No. 243 NAI DFA Secretary's Files P5

Confidential report from John W. Dulanty to Joseph P. Walshe (Dublin)
(No. 49) (Secret)

London, 27 July 1940

As I have already informed you, in the conversations I have had with him during the past few weeks Lord Caldecote has emphatically repudiated any suggestion of an intention on the part of the British Government to invade our territory unless and until they had received a formal request for help from the Irish Government.1

In one of these conversations on the 21st June I told Lord Caldecote that I thought his statement was of such high importance that, in the interests of both Governments, it should be made publicly. He replied as I informed you already at the time that it was the fact and as far as he was concerned there was no reason why it should not be said, though he doubted whether it could, as yet, be said publicly.

On the 23rd July I told Lord Caldecote that on the occasion of a recent visit to Dublin I had informed my Government of his statement that no British entry into our territory was contemplated and I suggested that I should forward to Dublin a note of what he had said to me, but in order to ensure complete accuracy of statement I would like to show him beforehand what I proposed to report. Lord Caldecote, after some discussion, said he would not mind looking at any draft I cared to show him.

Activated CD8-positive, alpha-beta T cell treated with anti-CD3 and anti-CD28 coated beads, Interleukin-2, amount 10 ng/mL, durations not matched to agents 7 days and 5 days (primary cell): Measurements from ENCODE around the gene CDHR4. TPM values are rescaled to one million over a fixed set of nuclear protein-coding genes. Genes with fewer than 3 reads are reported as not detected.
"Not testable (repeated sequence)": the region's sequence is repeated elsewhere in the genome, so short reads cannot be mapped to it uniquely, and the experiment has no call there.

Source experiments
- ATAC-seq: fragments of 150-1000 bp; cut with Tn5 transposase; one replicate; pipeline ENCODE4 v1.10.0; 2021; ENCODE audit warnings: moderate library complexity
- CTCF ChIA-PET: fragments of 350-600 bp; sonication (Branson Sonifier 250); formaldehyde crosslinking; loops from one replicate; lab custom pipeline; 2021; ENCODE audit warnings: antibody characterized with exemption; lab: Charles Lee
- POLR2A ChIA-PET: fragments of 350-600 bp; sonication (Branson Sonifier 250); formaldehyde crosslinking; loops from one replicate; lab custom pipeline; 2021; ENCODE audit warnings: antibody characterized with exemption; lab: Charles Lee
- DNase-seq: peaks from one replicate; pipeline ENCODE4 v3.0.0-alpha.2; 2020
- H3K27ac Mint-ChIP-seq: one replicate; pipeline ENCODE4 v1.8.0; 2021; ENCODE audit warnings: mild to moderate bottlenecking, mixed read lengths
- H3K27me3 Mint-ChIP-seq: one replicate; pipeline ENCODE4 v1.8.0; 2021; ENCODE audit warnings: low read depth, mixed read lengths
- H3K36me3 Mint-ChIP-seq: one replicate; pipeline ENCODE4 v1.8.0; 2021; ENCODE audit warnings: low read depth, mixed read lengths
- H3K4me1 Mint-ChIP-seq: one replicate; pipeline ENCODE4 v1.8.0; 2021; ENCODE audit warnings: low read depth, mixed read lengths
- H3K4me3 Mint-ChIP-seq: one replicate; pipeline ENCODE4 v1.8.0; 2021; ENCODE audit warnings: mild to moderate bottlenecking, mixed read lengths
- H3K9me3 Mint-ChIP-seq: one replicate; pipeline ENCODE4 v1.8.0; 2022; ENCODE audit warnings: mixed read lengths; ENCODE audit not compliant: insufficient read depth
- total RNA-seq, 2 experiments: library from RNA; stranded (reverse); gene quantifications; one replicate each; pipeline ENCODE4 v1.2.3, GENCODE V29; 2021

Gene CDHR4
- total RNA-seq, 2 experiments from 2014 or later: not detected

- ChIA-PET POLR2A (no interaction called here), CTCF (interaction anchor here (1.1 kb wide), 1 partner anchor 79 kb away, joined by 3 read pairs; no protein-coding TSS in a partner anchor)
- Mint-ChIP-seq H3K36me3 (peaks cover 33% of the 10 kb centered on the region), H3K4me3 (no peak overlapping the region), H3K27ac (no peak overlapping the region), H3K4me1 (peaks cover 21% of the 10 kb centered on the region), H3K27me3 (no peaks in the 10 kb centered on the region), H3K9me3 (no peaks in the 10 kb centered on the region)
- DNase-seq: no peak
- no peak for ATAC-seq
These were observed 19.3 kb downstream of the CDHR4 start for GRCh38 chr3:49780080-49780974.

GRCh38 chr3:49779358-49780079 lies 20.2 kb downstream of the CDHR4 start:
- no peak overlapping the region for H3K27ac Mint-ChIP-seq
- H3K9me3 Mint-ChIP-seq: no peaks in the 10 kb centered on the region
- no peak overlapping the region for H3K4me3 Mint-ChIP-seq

Last evening I left with him the enclosed draft2 but as he was overdue at another meeting I arranged to see him again this morning.

Today Lord Caldecote said that he fully accepted my account of our conversations: he had nothing to withdraw but he could not give his imprimatur to the draft without consulting his colleagues. What he had said represented his opinion but he could not say it was an authoritative statement of his Government. He believed we would fight the Germans if they attacked us and he believed that we would ask the British for assistance if we needed it but he did not think it advisable to go to the Cabinet to get their consent to his approving the enclosed draft. He thought the wisest course was to let matters rest as they were at the moment. Our affairs, he thought, were going fairly satisfactorily – which remark had reference I think to his efforts to secure a trade agreement and to obtain further supplies of munitions. My impression is that Lord Caldecote is convinced that the British Government have no idea of going into Éire without invitation. He feels that it would at present be better not to go to the British Cabinet on the question. Reading between the lines I suspect that he is apprehensive that a request to the Cabinet at this point of time might evoke difficulties with some of the die-hard school which he wishes to avoid.

[signed] J.W. Dulanty

1 See No. 239.

2 See No. 239.

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